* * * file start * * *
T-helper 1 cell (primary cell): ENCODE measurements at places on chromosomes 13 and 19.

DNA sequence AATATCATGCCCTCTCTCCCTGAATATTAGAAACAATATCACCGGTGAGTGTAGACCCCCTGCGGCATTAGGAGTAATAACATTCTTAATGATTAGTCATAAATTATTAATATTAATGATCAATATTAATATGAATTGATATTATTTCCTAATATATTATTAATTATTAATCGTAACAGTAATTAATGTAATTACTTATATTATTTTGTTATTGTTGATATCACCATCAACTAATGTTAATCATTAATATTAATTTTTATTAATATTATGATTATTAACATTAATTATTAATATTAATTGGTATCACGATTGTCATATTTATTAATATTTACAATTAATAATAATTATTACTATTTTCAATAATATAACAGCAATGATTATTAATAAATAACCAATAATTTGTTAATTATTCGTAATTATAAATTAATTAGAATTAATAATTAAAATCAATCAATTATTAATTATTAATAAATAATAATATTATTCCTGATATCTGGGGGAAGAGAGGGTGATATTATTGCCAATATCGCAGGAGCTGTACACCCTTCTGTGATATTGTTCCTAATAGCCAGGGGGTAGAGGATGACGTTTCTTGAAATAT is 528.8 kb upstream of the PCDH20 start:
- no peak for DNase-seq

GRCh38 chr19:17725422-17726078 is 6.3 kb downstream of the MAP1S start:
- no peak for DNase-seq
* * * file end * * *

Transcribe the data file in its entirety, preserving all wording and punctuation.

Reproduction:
T-helper 1 cell (primary cell): ENCODE measurements at places on chromosomes 13 and 19.

DNA sequence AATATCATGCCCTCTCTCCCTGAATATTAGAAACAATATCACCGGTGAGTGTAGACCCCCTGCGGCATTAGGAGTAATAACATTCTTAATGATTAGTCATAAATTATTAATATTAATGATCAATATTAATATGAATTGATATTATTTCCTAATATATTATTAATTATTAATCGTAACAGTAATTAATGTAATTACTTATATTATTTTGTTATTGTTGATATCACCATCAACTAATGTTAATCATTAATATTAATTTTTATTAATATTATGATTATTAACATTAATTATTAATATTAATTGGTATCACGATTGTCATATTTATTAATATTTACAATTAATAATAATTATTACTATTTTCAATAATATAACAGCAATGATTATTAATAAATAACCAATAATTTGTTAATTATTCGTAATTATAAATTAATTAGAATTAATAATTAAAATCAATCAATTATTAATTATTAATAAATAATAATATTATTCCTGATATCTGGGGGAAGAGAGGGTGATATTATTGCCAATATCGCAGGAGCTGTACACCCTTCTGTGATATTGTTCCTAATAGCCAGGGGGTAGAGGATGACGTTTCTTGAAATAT is 528.8 kb upstream of the PCDH20 start:
- no peak for DNase-seq

GRCh38 chr19:17725422-17726078 is 6.3 kb downstream of the MAP1S start:
- no peak for DNase-seq